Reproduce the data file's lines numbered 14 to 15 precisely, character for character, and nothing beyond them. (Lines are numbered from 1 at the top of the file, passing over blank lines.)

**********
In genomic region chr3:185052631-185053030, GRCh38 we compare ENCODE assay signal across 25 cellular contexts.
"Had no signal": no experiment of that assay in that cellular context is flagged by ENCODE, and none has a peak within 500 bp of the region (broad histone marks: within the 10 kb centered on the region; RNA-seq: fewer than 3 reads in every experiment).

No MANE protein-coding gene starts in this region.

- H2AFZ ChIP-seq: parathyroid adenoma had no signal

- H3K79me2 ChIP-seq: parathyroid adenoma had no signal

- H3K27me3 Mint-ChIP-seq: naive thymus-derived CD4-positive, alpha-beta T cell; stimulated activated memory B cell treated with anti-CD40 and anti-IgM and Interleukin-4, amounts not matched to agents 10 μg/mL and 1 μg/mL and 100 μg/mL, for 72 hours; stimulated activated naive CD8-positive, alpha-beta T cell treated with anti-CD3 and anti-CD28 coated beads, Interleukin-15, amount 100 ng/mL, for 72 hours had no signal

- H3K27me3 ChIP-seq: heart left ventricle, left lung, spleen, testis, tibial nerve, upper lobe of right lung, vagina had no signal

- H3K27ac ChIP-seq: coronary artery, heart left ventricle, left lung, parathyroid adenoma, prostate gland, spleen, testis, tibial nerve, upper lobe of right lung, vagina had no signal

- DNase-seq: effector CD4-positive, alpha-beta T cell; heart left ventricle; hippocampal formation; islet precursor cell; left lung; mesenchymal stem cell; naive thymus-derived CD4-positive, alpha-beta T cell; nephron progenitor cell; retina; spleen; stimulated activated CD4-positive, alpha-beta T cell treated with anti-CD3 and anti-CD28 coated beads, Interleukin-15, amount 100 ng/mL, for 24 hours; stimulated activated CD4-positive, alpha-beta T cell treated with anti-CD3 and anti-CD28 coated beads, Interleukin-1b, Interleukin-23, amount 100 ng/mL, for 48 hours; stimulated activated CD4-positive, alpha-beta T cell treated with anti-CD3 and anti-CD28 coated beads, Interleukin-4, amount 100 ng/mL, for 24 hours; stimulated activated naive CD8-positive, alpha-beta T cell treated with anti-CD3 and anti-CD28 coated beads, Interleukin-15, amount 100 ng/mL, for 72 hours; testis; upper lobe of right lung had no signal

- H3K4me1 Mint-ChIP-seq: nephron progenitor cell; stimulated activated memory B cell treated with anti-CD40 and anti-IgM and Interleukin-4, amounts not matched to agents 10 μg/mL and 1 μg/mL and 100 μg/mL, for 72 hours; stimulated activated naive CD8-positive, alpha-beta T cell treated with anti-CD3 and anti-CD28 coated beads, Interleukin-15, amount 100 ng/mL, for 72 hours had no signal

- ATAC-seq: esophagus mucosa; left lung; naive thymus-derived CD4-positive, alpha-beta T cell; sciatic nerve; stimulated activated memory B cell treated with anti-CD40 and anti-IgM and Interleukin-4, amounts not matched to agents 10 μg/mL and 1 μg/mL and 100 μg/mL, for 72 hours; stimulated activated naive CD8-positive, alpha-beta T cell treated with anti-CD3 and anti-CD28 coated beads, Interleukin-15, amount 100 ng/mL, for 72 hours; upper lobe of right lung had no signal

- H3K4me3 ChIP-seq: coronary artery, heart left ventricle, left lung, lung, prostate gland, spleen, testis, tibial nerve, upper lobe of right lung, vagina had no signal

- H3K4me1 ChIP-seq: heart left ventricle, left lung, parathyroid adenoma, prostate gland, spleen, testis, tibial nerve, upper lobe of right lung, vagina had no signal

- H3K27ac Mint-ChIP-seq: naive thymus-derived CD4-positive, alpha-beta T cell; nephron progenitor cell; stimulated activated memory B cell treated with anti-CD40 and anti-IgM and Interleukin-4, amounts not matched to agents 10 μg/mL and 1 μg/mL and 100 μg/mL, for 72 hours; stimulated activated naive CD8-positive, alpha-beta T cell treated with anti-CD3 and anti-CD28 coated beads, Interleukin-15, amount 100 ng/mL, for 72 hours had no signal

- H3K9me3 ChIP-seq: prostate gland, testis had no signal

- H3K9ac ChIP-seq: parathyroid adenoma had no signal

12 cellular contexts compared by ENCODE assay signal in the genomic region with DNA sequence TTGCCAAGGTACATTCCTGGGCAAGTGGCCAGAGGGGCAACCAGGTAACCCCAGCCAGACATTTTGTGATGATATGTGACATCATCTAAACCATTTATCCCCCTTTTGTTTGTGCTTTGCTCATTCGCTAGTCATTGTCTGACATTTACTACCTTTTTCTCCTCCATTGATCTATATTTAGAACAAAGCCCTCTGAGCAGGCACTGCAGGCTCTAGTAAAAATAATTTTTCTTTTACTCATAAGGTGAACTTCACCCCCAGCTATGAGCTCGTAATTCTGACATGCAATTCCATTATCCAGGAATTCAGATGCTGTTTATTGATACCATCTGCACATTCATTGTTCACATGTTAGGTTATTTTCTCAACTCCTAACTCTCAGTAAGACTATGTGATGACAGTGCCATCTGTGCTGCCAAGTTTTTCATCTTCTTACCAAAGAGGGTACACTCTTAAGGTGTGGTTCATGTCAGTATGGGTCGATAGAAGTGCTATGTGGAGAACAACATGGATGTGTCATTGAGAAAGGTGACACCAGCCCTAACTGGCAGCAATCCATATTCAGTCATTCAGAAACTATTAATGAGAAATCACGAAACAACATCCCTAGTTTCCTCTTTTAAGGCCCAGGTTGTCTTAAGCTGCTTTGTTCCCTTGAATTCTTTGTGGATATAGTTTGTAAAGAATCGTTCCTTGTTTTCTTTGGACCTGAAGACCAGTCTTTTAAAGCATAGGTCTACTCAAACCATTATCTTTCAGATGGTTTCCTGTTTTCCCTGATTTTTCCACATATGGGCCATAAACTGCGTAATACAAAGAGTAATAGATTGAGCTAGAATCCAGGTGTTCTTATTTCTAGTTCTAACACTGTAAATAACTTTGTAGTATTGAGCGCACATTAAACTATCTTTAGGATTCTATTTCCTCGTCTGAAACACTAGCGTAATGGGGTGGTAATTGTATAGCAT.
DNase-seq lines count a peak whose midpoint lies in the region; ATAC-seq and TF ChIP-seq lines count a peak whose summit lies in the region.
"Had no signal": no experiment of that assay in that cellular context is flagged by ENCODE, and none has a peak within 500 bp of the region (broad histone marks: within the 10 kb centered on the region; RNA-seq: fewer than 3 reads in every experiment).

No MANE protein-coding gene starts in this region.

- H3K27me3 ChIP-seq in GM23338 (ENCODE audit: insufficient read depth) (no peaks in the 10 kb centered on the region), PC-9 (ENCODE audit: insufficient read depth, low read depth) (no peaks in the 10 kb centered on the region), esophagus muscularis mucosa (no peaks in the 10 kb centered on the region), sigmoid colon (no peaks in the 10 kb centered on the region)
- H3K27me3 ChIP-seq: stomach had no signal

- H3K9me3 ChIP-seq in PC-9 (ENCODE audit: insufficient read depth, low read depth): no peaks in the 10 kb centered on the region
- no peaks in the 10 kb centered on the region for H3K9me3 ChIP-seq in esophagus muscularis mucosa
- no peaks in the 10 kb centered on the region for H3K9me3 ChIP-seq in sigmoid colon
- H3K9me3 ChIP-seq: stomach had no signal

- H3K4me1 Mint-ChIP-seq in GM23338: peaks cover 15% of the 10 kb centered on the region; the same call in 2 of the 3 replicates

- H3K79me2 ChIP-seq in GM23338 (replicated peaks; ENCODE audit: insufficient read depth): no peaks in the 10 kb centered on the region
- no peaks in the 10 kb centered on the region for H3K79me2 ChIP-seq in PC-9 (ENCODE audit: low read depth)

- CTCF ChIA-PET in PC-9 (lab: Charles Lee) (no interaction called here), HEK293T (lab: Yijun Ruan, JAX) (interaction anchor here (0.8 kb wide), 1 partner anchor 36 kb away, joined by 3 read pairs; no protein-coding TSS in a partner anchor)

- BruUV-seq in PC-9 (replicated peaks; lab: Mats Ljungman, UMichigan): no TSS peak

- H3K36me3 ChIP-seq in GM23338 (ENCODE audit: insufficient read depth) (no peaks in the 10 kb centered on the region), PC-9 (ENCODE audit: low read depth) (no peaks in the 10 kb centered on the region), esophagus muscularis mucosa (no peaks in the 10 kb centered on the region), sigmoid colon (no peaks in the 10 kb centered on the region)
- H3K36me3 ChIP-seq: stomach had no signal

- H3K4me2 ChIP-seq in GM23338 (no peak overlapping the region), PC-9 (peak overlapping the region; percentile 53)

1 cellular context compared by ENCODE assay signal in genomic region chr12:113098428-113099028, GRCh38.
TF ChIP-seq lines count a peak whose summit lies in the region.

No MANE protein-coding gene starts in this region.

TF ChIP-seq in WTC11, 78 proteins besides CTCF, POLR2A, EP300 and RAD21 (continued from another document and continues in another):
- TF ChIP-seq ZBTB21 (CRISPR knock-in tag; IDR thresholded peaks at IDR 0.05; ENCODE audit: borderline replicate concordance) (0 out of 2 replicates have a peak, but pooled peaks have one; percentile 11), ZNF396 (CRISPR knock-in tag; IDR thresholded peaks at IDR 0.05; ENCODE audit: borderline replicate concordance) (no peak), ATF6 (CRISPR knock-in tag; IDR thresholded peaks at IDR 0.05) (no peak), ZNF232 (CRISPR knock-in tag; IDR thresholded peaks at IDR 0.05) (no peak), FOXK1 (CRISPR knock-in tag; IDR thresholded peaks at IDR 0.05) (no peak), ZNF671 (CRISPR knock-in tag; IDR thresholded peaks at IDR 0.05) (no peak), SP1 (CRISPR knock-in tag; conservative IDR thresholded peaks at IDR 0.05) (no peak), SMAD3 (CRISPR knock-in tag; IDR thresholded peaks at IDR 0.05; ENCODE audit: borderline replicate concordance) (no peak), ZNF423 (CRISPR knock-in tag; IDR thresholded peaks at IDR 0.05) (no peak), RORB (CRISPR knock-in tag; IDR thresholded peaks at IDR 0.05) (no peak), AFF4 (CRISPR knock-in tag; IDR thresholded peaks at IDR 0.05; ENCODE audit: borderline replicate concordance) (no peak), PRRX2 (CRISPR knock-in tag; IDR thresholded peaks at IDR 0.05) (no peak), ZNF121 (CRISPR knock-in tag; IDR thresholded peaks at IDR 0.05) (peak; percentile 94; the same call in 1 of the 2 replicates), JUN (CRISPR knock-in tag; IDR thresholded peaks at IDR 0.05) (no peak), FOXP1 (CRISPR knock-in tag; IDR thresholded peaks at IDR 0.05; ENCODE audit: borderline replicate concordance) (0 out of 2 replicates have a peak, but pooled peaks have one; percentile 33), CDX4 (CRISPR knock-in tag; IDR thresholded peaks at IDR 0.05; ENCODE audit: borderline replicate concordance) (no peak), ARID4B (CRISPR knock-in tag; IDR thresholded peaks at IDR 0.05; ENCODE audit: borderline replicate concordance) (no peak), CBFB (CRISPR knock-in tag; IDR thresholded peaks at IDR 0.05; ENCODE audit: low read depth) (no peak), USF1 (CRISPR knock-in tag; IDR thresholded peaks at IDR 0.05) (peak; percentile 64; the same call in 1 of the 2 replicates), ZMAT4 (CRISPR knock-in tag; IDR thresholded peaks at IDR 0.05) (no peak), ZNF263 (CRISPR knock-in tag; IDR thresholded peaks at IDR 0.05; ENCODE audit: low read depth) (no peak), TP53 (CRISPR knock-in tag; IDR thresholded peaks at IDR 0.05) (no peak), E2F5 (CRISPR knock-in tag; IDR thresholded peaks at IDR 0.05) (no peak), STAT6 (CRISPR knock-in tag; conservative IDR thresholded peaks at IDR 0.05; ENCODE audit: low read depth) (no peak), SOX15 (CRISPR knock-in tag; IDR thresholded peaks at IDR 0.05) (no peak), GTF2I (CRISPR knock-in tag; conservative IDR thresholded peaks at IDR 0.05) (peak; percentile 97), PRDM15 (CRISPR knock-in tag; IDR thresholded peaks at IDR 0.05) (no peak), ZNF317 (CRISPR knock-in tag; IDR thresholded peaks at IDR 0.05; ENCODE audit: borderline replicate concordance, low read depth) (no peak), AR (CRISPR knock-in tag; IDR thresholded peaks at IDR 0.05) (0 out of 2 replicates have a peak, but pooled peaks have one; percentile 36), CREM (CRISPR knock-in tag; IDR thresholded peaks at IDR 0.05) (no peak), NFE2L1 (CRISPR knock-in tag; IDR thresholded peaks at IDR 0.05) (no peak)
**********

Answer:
- H3K27ac Mint-ChIP-seq: naive thymus-derived CD4-positive, alpha-beta T cell; nephron progenitor cell; stimulated activated memory B cell treated with anti-CD40 and anti-IgM and Interleukin-4, amounts not matched to agents 10 μg/mL and 1 μg/mL and 100 μg/mL, for 72 hours; stimulated activated naive CD8-positive, alpha-beta T cell treated with anti-CD3 and anti-CD28 coated beads, Interleukin-15, amount 100 ng/mL, for 72 hours had no signal

- H3K9me3 ChIP-seq: prostate gland, testis had no signal